One of the A. pleuropneumoniae in vivo-induced (ivi) promoters that we identified drives the ilvIH operon, which encodes both large and small subunits of acetohydroxy acid synthase isozyme III (AHAS) (55). AHAS enzymes catalyze pivotal steps in the biosynthesis of the branched-chain amino acids (BCAA) isoleucine, leucine, and valine (31). In a survey of IVET, signature-tagged mutagenesis, and microarray studies of other pathogens, we observed that genes involved in BCAA biosynthesis were frequently identified in studies of pathogens that cause pneumonia, meningitis, or septicemia but not in pathogens of the gastrointestinal tract (55). This observation suggests that the ability to synthesize BCAA is critical for pathogens of the respiratory tract but not for gastrointestinal pathogens. BCAA are essential amino acids that must be acquired from ingested food for most mammals, including humans and pigs, and it is possible that fluids in “clean” body sites such as the lungs have only limited supplies of BCAA compared to the digestive tract.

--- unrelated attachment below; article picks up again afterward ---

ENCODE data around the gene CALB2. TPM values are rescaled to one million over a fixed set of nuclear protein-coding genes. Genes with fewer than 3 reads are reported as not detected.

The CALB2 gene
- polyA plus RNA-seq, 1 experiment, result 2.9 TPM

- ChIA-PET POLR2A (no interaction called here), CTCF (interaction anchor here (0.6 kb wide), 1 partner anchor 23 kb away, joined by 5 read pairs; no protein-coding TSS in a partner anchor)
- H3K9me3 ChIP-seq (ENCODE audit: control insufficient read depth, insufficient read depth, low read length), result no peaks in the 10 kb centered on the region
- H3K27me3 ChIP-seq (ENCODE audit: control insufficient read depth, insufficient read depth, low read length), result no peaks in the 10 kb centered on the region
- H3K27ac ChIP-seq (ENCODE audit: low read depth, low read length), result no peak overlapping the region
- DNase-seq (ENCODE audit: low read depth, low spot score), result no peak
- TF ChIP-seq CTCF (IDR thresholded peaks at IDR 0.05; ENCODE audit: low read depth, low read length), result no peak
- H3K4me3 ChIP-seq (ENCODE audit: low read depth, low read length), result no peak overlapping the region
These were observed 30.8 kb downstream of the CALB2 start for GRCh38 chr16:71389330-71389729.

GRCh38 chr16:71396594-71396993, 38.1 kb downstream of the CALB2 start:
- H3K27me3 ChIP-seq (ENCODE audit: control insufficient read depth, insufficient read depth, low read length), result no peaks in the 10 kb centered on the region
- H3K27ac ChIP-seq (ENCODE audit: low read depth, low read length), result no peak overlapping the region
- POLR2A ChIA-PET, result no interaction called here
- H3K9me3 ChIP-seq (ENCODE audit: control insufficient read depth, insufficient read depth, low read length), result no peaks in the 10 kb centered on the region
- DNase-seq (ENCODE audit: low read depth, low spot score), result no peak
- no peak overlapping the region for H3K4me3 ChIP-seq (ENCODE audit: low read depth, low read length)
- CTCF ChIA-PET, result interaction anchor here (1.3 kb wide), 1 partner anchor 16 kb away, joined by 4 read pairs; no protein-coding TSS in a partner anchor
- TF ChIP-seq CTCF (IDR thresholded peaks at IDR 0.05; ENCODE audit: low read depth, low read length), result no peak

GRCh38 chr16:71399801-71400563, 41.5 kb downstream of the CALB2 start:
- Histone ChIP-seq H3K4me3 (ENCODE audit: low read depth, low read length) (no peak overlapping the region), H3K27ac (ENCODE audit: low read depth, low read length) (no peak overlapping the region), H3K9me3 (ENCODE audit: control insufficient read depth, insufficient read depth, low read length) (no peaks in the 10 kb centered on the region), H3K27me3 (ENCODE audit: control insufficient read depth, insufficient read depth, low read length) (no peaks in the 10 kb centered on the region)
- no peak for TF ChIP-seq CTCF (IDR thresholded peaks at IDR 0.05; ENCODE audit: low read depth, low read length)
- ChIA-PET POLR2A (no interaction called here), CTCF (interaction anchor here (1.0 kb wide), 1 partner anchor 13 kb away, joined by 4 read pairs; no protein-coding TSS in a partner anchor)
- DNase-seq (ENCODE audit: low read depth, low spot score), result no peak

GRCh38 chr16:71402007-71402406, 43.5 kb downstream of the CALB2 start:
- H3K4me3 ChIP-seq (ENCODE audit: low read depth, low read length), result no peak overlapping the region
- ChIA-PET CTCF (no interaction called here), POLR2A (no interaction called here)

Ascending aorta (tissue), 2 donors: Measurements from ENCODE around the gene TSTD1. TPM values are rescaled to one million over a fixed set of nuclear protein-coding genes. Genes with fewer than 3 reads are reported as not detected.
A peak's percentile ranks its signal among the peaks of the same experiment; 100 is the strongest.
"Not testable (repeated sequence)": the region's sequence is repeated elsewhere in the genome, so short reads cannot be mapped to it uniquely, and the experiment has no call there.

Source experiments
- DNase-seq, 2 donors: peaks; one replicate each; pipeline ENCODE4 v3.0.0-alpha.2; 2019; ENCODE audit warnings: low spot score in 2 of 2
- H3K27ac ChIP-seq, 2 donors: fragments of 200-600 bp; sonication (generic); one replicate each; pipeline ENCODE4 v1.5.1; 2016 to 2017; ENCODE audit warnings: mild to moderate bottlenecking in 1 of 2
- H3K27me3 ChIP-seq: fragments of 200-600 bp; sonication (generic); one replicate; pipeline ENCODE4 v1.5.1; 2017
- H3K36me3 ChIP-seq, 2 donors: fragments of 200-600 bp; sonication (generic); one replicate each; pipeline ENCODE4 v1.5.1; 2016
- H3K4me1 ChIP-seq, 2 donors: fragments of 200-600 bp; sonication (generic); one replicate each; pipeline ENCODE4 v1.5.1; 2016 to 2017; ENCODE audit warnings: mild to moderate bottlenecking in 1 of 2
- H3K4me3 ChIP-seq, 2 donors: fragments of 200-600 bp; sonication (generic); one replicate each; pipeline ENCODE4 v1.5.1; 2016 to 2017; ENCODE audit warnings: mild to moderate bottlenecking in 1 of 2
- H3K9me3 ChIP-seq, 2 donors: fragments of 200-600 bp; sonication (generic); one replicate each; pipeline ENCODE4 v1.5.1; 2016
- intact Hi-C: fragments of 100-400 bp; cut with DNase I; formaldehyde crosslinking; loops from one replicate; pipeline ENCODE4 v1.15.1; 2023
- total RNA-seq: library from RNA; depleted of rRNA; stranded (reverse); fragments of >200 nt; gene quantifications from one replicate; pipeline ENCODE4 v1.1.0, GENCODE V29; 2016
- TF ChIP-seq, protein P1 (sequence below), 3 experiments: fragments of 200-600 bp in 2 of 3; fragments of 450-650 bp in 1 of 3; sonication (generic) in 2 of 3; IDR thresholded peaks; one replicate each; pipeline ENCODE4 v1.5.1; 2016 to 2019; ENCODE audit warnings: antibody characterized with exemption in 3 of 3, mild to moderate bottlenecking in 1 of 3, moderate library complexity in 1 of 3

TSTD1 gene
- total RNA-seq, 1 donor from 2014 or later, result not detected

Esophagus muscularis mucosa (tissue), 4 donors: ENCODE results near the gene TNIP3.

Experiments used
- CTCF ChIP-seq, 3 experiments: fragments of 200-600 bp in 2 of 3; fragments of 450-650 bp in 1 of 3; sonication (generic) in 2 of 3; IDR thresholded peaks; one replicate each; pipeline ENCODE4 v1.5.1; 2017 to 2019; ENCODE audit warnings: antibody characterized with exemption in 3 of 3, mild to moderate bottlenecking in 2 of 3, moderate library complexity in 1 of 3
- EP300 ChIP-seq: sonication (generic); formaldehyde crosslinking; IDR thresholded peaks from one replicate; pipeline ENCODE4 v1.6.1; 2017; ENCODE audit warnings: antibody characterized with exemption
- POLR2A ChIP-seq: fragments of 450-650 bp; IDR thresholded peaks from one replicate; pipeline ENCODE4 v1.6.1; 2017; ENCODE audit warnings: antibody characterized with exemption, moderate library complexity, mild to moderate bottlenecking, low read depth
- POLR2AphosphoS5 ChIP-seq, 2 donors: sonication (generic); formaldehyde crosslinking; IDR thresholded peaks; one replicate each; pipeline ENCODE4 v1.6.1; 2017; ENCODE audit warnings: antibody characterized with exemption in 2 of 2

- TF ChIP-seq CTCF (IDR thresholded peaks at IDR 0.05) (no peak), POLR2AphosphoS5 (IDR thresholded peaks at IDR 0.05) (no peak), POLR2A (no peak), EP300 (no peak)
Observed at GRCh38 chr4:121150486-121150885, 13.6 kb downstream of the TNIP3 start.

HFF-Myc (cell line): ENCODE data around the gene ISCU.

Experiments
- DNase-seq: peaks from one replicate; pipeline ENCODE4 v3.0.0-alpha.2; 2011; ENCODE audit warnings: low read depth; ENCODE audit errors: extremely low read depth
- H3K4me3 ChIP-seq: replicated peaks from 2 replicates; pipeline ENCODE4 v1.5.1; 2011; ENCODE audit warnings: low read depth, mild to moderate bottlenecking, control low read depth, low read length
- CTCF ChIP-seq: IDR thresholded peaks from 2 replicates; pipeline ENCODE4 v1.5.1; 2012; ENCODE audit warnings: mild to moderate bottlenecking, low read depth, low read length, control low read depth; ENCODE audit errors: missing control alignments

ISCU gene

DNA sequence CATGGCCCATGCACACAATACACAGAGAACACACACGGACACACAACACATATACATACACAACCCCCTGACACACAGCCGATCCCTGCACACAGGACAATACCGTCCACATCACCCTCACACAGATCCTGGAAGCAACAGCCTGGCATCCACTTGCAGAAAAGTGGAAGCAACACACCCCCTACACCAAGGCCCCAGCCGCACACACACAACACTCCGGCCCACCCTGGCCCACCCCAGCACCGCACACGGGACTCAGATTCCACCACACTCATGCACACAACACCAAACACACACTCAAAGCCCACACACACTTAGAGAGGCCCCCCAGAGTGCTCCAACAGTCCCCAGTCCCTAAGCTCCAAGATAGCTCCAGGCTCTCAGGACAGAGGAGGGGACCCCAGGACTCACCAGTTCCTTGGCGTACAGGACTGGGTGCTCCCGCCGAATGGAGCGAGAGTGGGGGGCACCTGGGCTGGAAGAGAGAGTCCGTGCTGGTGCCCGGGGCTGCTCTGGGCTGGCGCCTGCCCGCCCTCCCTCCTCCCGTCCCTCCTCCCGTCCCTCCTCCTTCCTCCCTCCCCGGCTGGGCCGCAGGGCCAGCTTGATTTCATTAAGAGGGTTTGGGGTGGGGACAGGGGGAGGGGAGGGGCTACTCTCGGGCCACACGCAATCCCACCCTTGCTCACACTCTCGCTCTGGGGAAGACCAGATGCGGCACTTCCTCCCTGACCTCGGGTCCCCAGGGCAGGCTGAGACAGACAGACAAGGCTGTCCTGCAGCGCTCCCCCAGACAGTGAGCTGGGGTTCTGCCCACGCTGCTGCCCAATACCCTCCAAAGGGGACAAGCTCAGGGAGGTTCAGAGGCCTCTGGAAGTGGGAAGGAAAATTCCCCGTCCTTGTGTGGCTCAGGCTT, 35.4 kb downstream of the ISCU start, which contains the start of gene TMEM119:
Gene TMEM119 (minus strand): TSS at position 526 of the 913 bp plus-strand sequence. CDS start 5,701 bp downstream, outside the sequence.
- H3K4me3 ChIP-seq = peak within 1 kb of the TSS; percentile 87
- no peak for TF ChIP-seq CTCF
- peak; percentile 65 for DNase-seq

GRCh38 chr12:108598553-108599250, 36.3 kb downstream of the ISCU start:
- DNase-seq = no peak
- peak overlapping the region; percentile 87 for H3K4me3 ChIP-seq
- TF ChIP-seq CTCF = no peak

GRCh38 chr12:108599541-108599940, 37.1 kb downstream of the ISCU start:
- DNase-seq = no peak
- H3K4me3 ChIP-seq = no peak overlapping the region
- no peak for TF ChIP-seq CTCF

To test whether limitation of BCAA affects the expression of A. pleuropneumoniae genes that are induced in vivo, we compared expression from the A. pleuropneumoniae ivi promoters in a chemically defined medium (CDM) containing or lacking BCAA (55). We found that 25% (8 of 32) of the ivi promoters were upregulated during growth in CDM lacking BCAA compared to complete CDM. These included the ilvI promoter, as well as promoters for other genes potentially involved in survival within the host and virulence, such as hfq, a global regulator that binds sRNAs and mRNA and affects expression of virulence-associated genes in many pathogens (9, 49). These results strongly suggest that the environmental conditions encountered by A. pleuropneumoniae during infection of the swine lung include limitation of BCAA.